Tag Archives: sexual dimorphism

A frontal sphere

bulut-et-al-2016So far, the majority of new quantitative methods and approaches to investigate sexual dimorphism have focused primarily on the morphology of the five most commonly studied sexually dimorphic traits of the skull (glabella, orbital margins, mastoid process, nuchal crest, and mental eminence), while other cranial traits are still being evaluated in terms of simple subjective descriptions. One of the cranial regions showing great potential for further development of sex estimation techniques is the frontal region. Recently, Bulut and colleagues quantified the shape differences between male and female frontal bones using a novel and landmark-free 3D modeling method. Their new finding that the male frontal bone is actually more spherical than the female is in opposition to the common perception. In their study, CT scans of 80 male and 80 female Caucasian frontal bones from a Turkish population between the age of 25 and 40 years were obtained. The frontal bone was isolated by carrying out the “selection tool” in the GOM Inspect software using STL models. The frontal bone model is aligned to the CAD sphere model, using the best-fit registration method in the GOM Inspect software. Next, the difference in surface morphology between the frontal bone data and the CAD sphere was quantified, using the sphere model as the reference surface. Also, color maps were generated to show the deviations between frontal bone surface and the CAD sphere surface. Deviations of ±1mm were calculated as the overlapping areas. Color maps show that, for males, the areas exhibiting the largest discrepancy between frontal bone and CAD sphere surface are glabella, the supraorbital margins, the zygomatic processes, the superciliary arc, and the temporal face.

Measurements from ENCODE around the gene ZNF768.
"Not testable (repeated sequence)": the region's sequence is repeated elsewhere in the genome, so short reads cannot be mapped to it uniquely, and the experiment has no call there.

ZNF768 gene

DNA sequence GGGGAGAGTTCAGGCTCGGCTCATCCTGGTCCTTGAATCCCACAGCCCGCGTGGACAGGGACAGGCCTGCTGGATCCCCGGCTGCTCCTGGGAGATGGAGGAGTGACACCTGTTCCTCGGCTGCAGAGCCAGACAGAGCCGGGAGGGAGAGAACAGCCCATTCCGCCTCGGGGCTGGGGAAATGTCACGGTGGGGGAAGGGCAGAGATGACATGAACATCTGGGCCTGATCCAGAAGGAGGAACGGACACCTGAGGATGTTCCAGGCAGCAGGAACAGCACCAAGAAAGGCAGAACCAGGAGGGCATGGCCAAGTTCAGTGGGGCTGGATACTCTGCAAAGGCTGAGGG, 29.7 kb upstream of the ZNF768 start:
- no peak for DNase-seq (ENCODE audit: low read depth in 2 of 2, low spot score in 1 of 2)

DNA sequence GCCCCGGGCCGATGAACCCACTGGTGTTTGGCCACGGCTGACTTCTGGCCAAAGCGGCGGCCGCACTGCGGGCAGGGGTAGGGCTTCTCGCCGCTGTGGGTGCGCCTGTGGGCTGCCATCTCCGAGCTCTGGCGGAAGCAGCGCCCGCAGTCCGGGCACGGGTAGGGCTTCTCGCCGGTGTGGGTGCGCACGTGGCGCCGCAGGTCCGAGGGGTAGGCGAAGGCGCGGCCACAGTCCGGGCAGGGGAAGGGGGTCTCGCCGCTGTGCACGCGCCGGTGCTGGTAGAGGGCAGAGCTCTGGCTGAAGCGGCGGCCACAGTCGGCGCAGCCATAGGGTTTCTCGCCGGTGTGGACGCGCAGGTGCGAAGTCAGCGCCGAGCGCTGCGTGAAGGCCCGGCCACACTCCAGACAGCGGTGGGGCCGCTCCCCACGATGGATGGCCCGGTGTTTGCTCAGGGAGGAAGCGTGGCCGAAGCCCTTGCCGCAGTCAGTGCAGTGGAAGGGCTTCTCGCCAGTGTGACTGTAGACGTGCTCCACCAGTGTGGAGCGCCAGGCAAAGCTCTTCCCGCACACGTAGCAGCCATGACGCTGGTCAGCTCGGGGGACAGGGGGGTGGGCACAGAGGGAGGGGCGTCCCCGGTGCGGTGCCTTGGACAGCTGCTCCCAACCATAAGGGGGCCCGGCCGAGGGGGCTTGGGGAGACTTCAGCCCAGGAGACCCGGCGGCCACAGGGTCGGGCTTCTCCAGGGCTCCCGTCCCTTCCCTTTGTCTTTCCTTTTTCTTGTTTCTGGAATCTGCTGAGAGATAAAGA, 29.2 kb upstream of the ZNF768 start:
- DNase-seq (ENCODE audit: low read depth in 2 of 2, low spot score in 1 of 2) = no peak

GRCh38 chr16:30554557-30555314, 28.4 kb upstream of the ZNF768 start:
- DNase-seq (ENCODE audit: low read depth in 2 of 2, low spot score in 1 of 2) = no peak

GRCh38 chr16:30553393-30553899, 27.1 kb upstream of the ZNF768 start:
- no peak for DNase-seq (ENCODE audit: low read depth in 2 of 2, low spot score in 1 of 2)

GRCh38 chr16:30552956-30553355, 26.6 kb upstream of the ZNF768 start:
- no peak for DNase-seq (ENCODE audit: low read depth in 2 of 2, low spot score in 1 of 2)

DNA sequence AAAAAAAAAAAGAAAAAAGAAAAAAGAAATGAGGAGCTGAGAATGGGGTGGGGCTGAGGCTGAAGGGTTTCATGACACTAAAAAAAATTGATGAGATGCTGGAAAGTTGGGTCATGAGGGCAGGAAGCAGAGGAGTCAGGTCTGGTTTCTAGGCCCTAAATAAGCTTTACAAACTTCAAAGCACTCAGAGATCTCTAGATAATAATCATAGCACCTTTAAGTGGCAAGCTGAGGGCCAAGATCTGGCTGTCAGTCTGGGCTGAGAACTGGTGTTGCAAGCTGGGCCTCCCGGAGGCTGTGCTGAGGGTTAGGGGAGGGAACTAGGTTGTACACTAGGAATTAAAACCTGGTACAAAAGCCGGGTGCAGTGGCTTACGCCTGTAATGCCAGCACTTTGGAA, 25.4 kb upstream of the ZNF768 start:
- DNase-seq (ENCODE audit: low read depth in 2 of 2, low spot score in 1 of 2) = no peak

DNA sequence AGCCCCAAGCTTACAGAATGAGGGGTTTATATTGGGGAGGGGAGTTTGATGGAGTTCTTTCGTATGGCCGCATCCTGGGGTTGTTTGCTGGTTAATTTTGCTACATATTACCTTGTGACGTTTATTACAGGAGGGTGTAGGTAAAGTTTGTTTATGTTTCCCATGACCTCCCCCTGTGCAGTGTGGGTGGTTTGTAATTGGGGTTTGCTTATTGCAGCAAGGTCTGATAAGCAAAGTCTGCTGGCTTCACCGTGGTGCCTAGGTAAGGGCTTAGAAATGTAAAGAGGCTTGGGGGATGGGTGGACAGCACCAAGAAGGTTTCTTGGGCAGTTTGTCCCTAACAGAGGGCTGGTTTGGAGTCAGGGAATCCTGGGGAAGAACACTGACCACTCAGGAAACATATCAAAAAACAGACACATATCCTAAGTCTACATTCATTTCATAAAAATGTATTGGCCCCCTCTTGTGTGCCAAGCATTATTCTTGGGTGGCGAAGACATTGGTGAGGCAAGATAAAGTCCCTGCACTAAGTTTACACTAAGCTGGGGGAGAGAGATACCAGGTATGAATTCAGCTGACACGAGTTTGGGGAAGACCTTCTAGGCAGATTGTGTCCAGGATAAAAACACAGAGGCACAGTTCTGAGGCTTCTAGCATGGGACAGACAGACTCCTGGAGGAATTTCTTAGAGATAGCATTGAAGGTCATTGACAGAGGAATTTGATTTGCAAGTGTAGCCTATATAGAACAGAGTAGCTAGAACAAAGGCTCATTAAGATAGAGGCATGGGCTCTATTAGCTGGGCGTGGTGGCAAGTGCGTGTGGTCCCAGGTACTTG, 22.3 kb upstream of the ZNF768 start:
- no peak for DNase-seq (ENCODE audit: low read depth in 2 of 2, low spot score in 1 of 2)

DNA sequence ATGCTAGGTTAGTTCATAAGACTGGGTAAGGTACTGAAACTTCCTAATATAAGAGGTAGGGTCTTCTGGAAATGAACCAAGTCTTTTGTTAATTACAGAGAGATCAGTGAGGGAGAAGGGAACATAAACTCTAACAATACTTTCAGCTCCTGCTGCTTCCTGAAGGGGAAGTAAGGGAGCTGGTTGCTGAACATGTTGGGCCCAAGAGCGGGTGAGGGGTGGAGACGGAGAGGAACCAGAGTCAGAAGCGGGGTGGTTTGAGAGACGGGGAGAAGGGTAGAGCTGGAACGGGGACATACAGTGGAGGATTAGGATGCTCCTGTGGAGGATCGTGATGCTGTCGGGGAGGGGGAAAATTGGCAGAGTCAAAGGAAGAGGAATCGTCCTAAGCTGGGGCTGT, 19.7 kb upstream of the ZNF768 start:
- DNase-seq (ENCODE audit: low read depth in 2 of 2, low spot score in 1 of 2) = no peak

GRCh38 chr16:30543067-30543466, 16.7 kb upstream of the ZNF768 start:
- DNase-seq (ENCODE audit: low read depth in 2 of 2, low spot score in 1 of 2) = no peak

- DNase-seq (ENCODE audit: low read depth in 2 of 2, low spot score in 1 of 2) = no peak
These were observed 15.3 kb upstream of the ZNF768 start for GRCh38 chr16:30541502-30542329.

The area displaying most overlap with the sphere is the upper frontal region, including the frontal squama and the frontal eminences. For females, the frontal squama showed the main congruence with the sphere surface, while the largest deviations were observed for glabella, the supraorbital margins, the zygomatic processes, the superciliary arch, the frontal eminences, and the temporal face. The amount of frontal bone overlapping with the sphere was found to range from 30.1% to 56.1% for males, and from 19.6% to 48.3% for females. The difference in average values between males (43.2 ± 6.5%) and females (33.9 ± 6.6%) was found to be statistically significant, i.e. p < 0.0001, using the double-sided version of student’s t-test. This finding is in opposition to the common perception that the male frontal bone is more inclined than the female, which is described as more vertical and rounded, convex, smooth, and broad. Using the overlapping surface parameter to develop linear discriminant functions, sex was accurately predicted for 61 of 80 females (76.3%) and 63 of 80 males (78.8%) after leave-one-out cross-validation, yielding an average of 77.5% correct classifications.

Yameng Zhang

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Sexual identification

post1Sex assessment is crucial in any survey on human remains.  Musilová et al, have recently published a new method for sexual identification using virtual scans of both male and female individuals. They found that the size of the cranial surface was significantly different between both sexes, being the male skulls larger than the females in some areas, such as the nasal root, external occipital protuberance and mastoids. The most pronounced areas with sexual cranial differences are those linked to muscle attachment, such as supraorbital, frontal and nuchal regions. Sexual dimorphism was significantly lower in senile skulls. This article provides a new and successful method using 3D techniques and geometric morphometrics, interesting for different applications in anthropology.

Gizéh Rangel de Lázaro